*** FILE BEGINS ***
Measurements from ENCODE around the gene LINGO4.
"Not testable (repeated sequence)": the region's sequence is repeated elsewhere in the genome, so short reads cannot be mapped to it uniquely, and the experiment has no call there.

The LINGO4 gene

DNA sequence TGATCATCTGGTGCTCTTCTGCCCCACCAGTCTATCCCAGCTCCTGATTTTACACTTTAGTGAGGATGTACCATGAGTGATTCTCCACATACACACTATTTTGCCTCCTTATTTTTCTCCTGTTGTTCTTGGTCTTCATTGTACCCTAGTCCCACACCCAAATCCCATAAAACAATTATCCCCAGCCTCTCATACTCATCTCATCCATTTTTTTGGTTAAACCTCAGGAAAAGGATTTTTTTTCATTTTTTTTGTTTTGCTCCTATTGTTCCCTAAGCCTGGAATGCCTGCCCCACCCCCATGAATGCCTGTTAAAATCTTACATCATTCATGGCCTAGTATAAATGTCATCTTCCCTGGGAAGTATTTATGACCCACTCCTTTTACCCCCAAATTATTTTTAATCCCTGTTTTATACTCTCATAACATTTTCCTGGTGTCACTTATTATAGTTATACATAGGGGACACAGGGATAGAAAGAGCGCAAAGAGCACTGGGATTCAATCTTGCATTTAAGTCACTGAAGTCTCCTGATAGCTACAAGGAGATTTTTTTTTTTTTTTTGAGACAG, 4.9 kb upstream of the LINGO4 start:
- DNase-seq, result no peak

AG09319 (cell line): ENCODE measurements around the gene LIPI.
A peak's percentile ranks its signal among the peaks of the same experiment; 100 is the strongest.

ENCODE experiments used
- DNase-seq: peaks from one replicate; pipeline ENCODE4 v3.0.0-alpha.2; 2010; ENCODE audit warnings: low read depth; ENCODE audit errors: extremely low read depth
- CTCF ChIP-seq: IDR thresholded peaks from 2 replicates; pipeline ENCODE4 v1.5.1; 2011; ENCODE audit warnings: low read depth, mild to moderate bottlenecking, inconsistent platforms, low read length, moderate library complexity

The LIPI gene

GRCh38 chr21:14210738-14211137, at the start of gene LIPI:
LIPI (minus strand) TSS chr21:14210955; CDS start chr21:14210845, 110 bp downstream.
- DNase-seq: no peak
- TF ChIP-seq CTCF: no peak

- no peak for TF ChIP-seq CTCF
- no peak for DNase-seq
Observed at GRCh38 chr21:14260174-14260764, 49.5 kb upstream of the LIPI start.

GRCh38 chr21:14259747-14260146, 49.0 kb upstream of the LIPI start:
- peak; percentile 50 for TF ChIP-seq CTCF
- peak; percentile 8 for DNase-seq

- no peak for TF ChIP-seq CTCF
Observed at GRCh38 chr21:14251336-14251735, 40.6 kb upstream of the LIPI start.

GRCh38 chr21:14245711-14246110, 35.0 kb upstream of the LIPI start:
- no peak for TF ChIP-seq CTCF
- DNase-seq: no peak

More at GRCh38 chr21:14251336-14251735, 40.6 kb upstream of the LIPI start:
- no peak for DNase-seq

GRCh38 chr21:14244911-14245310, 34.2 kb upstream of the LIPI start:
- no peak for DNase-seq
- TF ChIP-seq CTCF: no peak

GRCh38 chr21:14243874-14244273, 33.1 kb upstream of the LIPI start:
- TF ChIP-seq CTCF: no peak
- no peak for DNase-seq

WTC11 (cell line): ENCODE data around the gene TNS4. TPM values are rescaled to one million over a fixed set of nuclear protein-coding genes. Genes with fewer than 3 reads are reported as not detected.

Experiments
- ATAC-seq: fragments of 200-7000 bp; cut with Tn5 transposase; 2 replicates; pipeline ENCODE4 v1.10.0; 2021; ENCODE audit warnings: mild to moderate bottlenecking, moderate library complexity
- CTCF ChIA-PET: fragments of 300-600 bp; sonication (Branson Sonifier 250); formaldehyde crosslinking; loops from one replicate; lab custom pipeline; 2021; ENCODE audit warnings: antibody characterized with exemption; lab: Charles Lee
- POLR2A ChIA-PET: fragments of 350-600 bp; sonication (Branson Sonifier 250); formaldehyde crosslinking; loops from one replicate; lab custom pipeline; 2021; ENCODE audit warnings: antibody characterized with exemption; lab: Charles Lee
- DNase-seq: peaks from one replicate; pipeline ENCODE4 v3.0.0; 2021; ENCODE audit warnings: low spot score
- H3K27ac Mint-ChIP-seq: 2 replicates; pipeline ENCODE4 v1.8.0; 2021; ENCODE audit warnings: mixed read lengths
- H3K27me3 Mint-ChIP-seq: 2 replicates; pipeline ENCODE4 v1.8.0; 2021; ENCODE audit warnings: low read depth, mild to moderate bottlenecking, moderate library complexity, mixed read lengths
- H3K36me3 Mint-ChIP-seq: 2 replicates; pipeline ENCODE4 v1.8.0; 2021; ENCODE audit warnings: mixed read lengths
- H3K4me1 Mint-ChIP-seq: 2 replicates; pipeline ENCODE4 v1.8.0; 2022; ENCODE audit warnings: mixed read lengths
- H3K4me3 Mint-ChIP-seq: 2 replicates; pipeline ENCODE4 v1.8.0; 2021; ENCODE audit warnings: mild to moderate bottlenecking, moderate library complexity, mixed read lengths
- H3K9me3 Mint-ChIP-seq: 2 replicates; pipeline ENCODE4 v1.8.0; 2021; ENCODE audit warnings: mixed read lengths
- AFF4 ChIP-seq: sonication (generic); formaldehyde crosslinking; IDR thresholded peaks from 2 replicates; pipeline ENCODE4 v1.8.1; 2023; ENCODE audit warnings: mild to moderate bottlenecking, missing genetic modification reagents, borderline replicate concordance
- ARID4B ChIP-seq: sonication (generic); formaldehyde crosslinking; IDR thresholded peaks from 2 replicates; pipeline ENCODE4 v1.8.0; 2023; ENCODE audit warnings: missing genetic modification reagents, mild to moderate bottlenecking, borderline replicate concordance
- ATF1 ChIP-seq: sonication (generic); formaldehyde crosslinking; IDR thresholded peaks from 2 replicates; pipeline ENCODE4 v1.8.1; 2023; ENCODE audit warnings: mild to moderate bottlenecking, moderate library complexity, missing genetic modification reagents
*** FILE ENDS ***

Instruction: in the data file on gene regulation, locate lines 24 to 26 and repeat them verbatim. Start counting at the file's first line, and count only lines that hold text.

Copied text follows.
GRCh38 chr21:14245711-14246110, 35.0 kb upstream of the LIPI start:
- no peak for TF ChIP-seq CTCF
- DNase-seq: no peak